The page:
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63

Classification of languages is a historical thing, rather than a synchronic one. Just like genetic classification of humans—someone who marries into a new family and goes and lives with them is nonetheless still genetically related to the family they came from. The majority of the total vocabulary in English may be borrowed rather than inherited, but the ...


39

The claim cited in the quote is definitely wrong. The existence of language families is inferred from the data on extant and ancient languages, and there is a rigorous methodology used in this inferential process. So, it does not matter who looks at the data, experts from all over the world should come to an agreement on the existence and membership of a ...


25

Did Hebrew replace Yiddish? I would say the decline of Yiddish and the rise of Hebrew are separate. Yiddish declined suddenly because of the Holocaust. It arguably would have declined anyway, but it did decline in every country where the surviving Yiddish-speakers ended up - mainly the US and the Soviet Union, where they switched to English and Russian. ...


19

This is a difficult question. Greek is perceived as one language despite the fact that Classical Greek is no longer intelligible for a native speaker of Modern Greek without exposure to the classical language. For the Romance language, the split into several different descendants (Italian, Provençal, French, Spanish ...) surely helped to form different ...


19

The Indo-European family is completely made up, yes. But not for the reason cited in that comment. And the fact it's made up doesn't mean it's not real. Sciences often posit the existence of things we can't actually directly observe, just because these things explain what we can observe. In Ancient Greece, some simple thought experiments showed that atoms ...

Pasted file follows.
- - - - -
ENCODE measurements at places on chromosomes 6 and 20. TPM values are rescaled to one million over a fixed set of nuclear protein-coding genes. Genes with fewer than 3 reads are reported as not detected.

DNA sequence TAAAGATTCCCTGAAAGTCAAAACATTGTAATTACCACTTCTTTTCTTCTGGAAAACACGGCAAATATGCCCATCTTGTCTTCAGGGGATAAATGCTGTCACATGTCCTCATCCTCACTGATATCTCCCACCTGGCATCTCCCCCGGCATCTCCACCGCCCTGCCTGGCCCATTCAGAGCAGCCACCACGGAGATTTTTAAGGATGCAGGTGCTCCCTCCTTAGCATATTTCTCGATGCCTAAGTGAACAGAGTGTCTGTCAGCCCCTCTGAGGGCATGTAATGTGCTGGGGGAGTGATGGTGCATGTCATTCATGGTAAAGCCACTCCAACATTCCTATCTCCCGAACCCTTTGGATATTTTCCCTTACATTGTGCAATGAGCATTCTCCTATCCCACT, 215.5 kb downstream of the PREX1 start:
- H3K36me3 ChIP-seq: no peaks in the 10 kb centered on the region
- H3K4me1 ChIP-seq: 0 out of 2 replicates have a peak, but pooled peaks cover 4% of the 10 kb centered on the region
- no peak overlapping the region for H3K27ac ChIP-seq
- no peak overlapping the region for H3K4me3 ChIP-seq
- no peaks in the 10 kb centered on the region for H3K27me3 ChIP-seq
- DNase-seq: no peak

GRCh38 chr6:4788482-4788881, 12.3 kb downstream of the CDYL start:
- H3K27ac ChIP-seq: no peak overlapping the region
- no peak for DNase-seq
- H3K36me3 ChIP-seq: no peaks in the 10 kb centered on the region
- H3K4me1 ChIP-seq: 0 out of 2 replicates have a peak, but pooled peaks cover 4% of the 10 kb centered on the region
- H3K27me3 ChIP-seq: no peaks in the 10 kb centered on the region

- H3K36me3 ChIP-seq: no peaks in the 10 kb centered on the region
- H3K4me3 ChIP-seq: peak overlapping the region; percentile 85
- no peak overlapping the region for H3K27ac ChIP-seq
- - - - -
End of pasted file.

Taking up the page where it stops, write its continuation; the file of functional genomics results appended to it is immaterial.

18

Linguists make a distinction between prescriptive and descriptive grammar, and the answer to your question depends on which of the two you are talking about. Prescriptivists set forth their rules with the idea of causing a more perfect language to come into being, so prescriptive rules come before the language that, it is hoped, will conform to those rules. ...


18

Rather than a direct answer, let me explain why it makes little sense to ask such a question. Current languages didn't appear at a distinct moment in time,[1] but rather it evolved gradually from an older language. For example, Bulgarian (see Bulgarian language#History) descended from Proto-Slavic (also ancestor of other Slavic languages, e.g. Russian), ...


18

It's an even more complicated story than that! In fact, in the 19th C, there was a strong literary scene of modern novels in Hebrew among European Jews before there was a strong Yiddish literary scene. It still wasn't really spoken until Eliezer ben Yehuda's work in Ottoman Palestine, which was partially based on a marketplace Hebrew that was arising from ...


17

The Greeks had most probably noticed a similarity of their language with Phrygian. Socrates at least did so while speaking to Hermogenes: "Well then, consider whether this pyr is not foreign ; for the word is not easily brought into relation with the Hellenic tongue, and the Phrygians may be observed to have the same word slightly changed, just as they have ...


13

If you don't want to get into details of linguistics (which I take it you don't) the best way to see the family resemblance is to take a comparative look at English's closest linguistic relative found on mainland Europe: Frisian. Some sample words in Frisian, English, Dutch, and German: dei, day, dag, Tag rein, rain, regen, Regen wei, way, weg, Weg ...